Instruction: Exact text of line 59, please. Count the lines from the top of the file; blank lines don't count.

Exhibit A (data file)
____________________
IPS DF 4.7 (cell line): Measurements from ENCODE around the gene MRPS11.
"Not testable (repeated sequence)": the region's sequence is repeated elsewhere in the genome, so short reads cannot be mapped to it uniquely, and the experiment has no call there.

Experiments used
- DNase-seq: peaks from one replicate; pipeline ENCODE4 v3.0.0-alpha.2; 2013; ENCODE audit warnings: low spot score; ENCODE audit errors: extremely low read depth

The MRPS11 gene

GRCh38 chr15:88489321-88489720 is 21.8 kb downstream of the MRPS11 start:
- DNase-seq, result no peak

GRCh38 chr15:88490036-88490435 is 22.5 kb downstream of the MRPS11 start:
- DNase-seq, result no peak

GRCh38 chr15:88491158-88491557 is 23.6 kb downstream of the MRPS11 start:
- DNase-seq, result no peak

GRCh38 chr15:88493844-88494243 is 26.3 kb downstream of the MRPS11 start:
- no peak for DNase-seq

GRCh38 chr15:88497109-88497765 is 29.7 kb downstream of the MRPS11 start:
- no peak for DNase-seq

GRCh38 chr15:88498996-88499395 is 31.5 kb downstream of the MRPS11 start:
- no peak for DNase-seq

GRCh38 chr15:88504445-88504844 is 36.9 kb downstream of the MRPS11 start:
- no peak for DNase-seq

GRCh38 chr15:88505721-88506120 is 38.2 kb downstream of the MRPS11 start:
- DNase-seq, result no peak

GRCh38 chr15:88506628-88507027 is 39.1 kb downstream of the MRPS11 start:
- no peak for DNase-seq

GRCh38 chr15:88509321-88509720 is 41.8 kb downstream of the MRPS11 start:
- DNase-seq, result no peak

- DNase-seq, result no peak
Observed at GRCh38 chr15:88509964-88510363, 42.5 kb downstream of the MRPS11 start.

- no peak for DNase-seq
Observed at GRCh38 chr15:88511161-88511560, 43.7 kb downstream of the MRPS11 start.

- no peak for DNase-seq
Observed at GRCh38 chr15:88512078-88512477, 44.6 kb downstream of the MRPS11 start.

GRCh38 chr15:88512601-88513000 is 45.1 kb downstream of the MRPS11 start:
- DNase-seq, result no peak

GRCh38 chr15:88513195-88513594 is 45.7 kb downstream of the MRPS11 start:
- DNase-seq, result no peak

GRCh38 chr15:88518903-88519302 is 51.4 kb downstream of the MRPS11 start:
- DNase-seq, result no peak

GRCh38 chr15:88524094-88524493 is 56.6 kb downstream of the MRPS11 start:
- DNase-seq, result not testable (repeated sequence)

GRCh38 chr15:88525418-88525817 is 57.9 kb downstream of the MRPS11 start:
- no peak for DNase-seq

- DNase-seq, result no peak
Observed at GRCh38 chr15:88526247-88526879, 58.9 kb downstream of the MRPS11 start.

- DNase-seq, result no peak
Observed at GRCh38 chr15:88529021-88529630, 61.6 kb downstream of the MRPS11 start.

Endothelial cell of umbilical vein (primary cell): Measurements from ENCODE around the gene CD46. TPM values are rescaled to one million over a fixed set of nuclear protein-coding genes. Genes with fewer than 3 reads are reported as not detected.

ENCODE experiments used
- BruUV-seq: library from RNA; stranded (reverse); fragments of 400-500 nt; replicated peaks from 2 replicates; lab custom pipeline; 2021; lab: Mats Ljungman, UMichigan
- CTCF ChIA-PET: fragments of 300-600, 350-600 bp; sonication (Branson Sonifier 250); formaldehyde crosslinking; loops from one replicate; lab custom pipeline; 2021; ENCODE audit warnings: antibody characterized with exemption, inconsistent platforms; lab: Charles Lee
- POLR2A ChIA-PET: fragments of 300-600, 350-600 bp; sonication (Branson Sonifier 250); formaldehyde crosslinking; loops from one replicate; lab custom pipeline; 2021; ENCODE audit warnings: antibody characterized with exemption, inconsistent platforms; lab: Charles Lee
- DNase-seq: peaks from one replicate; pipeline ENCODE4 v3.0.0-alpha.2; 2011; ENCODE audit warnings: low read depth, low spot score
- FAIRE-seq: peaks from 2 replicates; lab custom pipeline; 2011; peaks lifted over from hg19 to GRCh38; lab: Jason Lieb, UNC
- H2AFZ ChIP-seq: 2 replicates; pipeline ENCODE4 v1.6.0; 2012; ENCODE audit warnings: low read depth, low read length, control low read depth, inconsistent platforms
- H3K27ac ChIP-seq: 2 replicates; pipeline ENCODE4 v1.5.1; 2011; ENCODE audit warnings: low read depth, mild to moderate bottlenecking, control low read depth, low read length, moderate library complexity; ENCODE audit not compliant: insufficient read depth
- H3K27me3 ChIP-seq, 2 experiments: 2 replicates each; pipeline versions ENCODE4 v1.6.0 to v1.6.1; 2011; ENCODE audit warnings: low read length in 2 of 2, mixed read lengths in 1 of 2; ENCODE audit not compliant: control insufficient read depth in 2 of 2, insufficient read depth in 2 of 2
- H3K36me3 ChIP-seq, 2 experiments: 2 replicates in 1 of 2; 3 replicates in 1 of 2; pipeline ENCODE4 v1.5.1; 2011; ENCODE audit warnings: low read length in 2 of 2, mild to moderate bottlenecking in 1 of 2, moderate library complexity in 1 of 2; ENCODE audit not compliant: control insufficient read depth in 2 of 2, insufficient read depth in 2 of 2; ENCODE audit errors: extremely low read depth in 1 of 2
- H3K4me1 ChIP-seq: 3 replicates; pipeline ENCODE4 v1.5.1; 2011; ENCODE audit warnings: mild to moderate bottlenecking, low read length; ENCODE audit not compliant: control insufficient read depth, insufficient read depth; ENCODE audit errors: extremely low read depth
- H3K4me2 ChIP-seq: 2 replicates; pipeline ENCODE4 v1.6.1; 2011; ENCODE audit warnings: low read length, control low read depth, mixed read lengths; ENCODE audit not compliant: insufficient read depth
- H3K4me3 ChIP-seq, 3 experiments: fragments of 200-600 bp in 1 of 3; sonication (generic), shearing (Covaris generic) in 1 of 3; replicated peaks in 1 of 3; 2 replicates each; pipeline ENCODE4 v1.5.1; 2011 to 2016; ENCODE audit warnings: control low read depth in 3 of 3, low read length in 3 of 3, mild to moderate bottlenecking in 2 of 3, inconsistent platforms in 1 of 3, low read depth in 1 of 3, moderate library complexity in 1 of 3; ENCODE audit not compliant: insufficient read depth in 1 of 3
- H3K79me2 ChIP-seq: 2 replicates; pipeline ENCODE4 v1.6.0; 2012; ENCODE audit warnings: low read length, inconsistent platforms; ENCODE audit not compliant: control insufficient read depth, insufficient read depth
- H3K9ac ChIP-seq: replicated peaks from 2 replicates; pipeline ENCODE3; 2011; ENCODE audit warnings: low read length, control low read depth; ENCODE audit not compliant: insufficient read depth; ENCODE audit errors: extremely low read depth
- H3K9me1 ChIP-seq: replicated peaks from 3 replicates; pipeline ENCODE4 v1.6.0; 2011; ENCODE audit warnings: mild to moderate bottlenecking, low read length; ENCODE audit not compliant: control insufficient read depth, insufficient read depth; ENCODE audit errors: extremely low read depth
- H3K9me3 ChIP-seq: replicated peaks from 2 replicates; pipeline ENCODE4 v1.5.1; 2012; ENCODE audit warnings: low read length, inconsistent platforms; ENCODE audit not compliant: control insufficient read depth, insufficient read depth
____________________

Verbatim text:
- H3K4me3 ChIP-seq, 3 experiments: fragments of 200-600 bp in 1 of 3; sonication (generic), shearing (Covaris generic) in 1 of 3; replicated peaks in 1 of 3; 2 replicates each; pipeline ENCODE4 v1.5.1; 2011 to 2016; ENCODE audit warnings: control low read depth in 3 of 3, low read length in 3 of 3, mild to moderate bottlenecking in 2 of 3, inconsistent platforms in 1 of 3, low read depth in 1 of 3, moderate library complexity in 1 of 3; ENCODE audit not compliant: insufficient read depth in 1 of 3